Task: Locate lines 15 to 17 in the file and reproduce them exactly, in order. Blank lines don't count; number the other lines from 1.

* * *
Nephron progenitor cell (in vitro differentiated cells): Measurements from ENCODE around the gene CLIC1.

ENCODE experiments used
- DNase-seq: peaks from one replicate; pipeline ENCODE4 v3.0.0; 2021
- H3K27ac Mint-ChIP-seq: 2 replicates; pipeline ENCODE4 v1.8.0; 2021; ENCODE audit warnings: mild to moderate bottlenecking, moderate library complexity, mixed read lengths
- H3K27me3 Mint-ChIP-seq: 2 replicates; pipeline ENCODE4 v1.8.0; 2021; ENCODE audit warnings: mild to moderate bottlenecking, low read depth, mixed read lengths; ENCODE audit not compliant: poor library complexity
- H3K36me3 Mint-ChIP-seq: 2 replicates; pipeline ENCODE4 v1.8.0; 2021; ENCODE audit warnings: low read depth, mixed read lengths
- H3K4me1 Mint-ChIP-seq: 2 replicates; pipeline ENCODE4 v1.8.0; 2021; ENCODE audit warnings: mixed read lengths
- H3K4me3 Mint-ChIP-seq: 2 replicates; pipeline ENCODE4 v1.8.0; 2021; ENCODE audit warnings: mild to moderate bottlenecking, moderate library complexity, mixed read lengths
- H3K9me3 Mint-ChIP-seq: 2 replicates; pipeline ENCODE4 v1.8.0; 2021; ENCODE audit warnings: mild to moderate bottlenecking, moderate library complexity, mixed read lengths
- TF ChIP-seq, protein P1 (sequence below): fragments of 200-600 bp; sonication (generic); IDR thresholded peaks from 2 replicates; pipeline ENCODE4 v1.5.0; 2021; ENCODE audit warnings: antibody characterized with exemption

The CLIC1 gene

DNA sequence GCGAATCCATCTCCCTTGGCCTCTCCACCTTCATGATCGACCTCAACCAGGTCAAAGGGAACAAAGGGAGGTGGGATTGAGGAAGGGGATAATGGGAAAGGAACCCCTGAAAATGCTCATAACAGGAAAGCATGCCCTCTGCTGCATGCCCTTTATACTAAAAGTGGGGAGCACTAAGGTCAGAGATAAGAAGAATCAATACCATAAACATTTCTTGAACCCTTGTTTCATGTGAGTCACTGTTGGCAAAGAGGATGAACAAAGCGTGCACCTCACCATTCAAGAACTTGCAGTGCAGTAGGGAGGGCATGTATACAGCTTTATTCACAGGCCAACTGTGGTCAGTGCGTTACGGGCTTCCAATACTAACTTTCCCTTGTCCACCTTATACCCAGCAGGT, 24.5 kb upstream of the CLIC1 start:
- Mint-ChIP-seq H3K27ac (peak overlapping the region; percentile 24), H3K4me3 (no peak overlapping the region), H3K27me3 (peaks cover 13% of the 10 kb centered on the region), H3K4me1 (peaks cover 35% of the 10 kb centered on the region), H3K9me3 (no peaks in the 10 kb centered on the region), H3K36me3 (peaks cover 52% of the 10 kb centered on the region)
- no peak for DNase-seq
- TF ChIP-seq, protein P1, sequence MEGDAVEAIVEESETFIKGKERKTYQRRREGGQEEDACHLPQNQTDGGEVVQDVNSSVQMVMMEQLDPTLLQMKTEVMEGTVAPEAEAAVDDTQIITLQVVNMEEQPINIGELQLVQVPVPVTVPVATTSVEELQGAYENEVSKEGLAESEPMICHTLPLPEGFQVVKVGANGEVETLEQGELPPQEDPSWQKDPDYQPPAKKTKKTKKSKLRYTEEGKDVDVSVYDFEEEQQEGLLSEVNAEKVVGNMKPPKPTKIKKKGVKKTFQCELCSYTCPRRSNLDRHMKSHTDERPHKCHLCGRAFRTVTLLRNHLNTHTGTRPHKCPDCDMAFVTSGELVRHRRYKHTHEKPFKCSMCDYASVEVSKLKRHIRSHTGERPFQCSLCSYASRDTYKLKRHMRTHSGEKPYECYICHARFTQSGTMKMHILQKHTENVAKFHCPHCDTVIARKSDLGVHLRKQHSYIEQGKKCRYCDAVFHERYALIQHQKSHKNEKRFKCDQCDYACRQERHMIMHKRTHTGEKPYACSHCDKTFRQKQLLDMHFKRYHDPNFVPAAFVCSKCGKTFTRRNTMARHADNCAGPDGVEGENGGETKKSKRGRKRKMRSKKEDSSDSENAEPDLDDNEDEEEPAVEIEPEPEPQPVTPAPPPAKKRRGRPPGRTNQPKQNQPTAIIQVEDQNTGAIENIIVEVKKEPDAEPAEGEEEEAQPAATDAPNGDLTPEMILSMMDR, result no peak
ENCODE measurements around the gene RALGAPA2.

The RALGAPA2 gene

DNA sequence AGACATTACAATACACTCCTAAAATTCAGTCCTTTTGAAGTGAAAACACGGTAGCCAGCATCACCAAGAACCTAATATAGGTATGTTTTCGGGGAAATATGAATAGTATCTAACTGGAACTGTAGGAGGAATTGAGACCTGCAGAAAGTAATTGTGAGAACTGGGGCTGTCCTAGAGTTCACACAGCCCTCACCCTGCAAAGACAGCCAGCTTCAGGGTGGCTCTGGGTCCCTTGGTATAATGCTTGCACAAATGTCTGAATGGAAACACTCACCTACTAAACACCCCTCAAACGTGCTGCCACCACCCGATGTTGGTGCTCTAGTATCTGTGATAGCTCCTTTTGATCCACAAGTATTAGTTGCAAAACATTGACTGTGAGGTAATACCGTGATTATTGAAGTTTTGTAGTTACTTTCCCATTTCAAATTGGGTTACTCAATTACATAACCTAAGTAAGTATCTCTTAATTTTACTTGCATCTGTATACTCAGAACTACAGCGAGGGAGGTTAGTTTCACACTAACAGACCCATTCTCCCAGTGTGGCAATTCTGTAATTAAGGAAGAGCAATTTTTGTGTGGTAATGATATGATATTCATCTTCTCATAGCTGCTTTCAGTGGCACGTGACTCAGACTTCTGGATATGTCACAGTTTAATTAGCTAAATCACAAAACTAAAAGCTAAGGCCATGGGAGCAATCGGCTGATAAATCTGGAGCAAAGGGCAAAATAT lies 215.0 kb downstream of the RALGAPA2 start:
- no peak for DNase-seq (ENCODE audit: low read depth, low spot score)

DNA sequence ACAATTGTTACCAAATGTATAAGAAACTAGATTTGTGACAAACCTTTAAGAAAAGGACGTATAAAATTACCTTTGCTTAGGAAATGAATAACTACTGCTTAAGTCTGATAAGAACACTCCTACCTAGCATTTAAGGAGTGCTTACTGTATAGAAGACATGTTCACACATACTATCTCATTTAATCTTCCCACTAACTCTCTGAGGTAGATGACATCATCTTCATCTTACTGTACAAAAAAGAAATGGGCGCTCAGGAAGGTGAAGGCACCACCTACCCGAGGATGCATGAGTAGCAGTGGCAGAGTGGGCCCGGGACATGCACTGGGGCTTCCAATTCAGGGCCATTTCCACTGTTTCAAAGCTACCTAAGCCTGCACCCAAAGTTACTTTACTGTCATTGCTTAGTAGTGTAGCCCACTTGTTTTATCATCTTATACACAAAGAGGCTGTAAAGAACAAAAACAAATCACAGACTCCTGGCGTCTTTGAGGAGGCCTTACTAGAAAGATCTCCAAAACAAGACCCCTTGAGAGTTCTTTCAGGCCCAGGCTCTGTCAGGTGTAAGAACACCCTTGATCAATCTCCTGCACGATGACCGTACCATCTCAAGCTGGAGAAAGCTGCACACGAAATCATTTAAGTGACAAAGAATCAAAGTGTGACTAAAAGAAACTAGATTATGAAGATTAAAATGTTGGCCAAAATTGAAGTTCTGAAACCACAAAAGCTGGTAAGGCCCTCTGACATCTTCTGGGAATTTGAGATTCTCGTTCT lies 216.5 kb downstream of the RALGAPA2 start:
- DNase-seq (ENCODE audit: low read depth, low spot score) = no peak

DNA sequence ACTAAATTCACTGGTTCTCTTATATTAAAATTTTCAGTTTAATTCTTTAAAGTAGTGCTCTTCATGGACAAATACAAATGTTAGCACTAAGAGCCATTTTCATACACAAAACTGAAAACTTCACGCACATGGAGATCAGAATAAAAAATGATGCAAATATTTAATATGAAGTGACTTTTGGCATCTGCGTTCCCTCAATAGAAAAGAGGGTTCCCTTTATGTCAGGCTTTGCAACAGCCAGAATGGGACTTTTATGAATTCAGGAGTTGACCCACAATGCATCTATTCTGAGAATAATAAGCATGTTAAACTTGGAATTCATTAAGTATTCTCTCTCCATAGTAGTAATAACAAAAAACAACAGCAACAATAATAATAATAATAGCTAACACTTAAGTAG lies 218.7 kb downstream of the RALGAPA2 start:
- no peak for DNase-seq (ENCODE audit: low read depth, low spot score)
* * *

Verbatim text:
- TF ChIP-seq, protein P1, sequence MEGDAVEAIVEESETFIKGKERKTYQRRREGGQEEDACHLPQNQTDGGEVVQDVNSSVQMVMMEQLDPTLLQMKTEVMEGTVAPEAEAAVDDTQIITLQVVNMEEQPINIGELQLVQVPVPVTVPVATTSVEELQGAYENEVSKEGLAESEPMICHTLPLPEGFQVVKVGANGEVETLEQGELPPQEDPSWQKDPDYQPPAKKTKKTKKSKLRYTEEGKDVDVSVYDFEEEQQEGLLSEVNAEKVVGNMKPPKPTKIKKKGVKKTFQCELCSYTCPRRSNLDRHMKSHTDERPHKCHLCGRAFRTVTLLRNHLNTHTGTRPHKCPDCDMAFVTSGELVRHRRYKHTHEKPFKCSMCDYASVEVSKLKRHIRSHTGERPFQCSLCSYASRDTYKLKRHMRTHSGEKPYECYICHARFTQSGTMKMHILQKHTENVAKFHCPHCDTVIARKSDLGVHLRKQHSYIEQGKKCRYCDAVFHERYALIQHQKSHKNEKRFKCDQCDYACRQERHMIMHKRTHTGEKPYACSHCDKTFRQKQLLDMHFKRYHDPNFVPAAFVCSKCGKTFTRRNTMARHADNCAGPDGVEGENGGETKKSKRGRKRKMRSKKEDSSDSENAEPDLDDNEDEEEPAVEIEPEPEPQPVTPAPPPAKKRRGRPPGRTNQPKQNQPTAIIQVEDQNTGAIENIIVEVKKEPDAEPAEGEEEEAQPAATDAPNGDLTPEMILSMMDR, result no peak
ENCODE measurements around the gene RALGAPA2.

The RALGAPA2 gene